Okay, I want a house 2 blocks from the metro, with more than 1,500 square feet, a nice sized southern facing backyard, decent front yard, quiet, near a good restaurant/coffee shop, with parking, in northwest, in move in condition for about $200,000.
You can stop laughing now.
I’m about 4-4.5 blocks from the metro, small yards, no parking, quiet??? depends, under 1,500 even counting the cellar, in NW, and close enough to Big Bear. However, I would have to be either mentally insane or desperate for a quick sale to even consider selling my lovely home for anything in the $200K range.
So with that in mind let’s head over to Redfin to see what’s selling around the hood for less than $200K and $300K. In the general Shaw area, you can get a parking space for something in the $30K range, a foreclosed condo for $165K, and a short sale condo for $159K in the same building. Over in Mt. Vernon Square there is still 481 Ridge Street NW on the market for $199,900. Yes, it will require a lot of work, but come on, it’s two blocks from the metro, a couple of blocks from the Safeway. What’s not to love?
There are two actual ‘affordable housing’ co-op units available up near U Street. The listing reads as, “PURCHASER MUST BE APPROVED BY COOP AND MAKE LESS THAN $48,800.00 For Single Buyer and $51,200.00 for two buyers.” However the monthly co-op fee, and explains why co-ops are so cheap, is $1,045.
When you bump up the search to include places $300K or less there are more choices than the odd foreclosure and short sale. More foreclosures and short sales. There is a short sale in the Rhapsody, a foreclosure on 6th St, on and 5th St in that weird funky looking townhouse with the thing in front. There are some regular places that either need lotsa work, or some work, or are 1 bedroom condos (see here, here and here). I dunno what category to put 36 Q NW, a 4 bedroom condo @ $295K that’s been on the market for 585 days. What’s wrong with it?
4 thoughts on “Fun With Redfin- Affordable Housing”
4 bedroom condo on Q is a basement unit. I wouldn't pay $295K for something that's even partially underground.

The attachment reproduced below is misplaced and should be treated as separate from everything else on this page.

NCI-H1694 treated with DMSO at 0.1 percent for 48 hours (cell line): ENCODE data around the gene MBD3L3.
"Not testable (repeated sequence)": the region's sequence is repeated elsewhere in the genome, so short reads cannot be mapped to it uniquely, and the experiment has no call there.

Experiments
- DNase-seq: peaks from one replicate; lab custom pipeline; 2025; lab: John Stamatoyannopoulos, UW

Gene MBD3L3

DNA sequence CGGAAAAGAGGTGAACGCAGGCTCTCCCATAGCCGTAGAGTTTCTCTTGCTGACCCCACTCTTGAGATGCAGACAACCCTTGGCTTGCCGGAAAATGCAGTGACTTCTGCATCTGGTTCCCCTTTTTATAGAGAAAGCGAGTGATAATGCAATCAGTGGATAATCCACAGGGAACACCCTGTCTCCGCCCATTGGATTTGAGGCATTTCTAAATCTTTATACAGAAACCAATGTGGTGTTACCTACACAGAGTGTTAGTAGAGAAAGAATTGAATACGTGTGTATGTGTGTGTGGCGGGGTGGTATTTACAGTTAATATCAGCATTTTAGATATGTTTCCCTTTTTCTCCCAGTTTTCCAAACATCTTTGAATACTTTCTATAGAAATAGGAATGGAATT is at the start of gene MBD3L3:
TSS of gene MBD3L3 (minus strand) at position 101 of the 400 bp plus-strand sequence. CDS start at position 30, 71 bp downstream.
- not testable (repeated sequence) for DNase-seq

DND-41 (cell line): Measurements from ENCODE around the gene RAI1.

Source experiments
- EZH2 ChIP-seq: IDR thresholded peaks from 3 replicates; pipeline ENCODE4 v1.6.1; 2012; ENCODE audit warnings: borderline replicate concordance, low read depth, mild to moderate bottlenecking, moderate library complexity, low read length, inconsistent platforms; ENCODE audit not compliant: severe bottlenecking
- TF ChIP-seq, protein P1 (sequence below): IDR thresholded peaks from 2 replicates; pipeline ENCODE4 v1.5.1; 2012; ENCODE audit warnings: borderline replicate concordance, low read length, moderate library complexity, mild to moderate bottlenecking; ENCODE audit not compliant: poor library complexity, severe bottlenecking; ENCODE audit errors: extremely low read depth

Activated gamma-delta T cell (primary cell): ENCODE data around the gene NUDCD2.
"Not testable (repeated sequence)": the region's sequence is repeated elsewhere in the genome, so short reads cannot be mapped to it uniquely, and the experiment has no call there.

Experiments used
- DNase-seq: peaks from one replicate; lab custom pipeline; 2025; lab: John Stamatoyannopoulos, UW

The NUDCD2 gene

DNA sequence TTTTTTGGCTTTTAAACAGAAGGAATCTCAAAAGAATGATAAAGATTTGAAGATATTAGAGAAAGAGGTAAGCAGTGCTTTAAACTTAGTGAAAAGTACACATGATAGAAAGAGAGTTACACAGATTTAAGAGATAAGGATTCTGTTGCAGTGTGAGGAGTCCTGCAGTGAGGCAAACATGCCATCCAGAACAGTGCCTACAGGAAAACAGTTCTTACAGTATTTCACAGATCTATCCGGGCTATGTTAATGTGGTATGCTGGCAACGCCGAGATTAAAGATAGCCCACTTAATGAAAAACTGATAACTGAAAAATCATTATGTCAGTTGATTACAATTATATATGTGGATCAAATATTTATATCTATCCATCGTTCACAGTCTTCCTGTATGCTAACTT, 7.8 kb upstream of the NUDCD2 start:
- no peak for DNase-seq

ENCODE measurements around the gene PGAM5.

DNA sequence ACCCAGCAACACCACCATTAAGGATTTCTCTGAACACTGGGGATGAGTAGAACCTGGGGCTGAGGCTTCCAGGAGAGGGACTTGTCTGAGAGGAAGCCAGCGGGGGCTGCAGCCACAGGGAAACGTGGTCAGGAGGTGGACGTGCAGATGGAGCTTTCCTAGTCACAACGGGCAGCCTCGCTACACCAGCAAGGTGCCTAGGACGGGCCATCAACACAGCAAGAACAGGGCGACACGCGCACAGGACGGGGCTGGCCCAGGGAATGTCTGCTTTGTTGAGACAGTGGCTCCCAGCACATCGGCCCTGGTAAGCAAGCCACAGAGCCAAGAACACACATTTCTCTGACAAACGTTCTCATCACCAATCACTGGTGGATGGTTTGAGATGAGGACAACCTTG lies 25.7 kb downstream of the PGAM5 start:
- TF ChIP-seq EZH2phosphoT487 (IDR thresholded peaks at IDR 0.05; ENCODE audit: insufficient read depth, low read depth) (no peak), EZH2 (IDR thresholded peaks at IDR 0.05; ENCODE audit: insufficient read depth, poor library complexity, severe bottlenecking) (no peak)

I've been to an open house at that condo. It's two levels — one is basement and one is on the first floor. The first floor level is lovely and huge– you essentially get a big one bedroom apartment with three big guest/craft/storage rooms and an extra bathroom below.
i think it hasn't sold because everyone assumes it's a basement because it's marked as a B Unit. And it was ridiculously overpriced for months. The kitchen is a little bit small but in general, it's in really good shape. I'd sure live there.
Although it's relatively close to NY Ave metro, the proxiomity to the ugly intersection of Flordia N. Cap can't help. And it doesn't come with parking, which was the deal-breaker for the person I saw it with.
Still, if someone gets it for $10 grand less, they've snagged one of the great secret bargains of DC real estate. Especially when that huge dilapidated building next door –that's been sold to a developer– is done.
Everything you've mentioned is dragging down property values for everyone.
Not to mention, major price declines outside the city may lure buyers away from DC.
Granted, there will always be a subset of home buyers who want to live in an old urban rowhouse, even if there is lots of crime and relatively few amenities.
But will the demand from those buyers counteract the negative effect of foreclosures, short sales, and a big supply of fixer-uppers that will take a decade to work through? (think of all the homes in the neighborhood that need substantial work before they can sell for $310K+)
My opinion is that we're looking at another decade before this part of the city is regarded as 'desirable' to anything other than old-house aficionados, hipsters, and students. (not that there is anything wrong with that)
stoma I'm taking a glass half full view of things. Crime was worse on my block at the top of the market when these houses were selling at about 30% more. People were still buying. LUCKILY, the market is more suitable for people looking at the hood with the long view in mind, not flippers and speculators. For the flipper who is looking at the $290K house that needs $150K worth of work that might sell between $400-450K, this is a bad deal. Good! The wham bam thank you ma'am developers have done as much damage as good to the hood. What we need are neighbors, who intend to make connections, improve the community, become advocates, supporters of transformative neighborhood businesses and efforts, and that's the kind of person who would buy that fixer upper.
Other positives to fixer uppers with the vision of staying for the long term (over 5 years) is you can TRULY customize the house for your needs. My house fits me and is arranged to my wants and needs and not someone else's vision. They also make housing affordable to people armed with more energy and talent than money. When I moved in there were several fixer uppers that were affordable to non-profit types and others in professions that don't bring in the big bucks.
Keep in mind those desirable mature parts of DC are unaffordable, and more homogeneous/less diverse. RE dips like this maintain the diversity.
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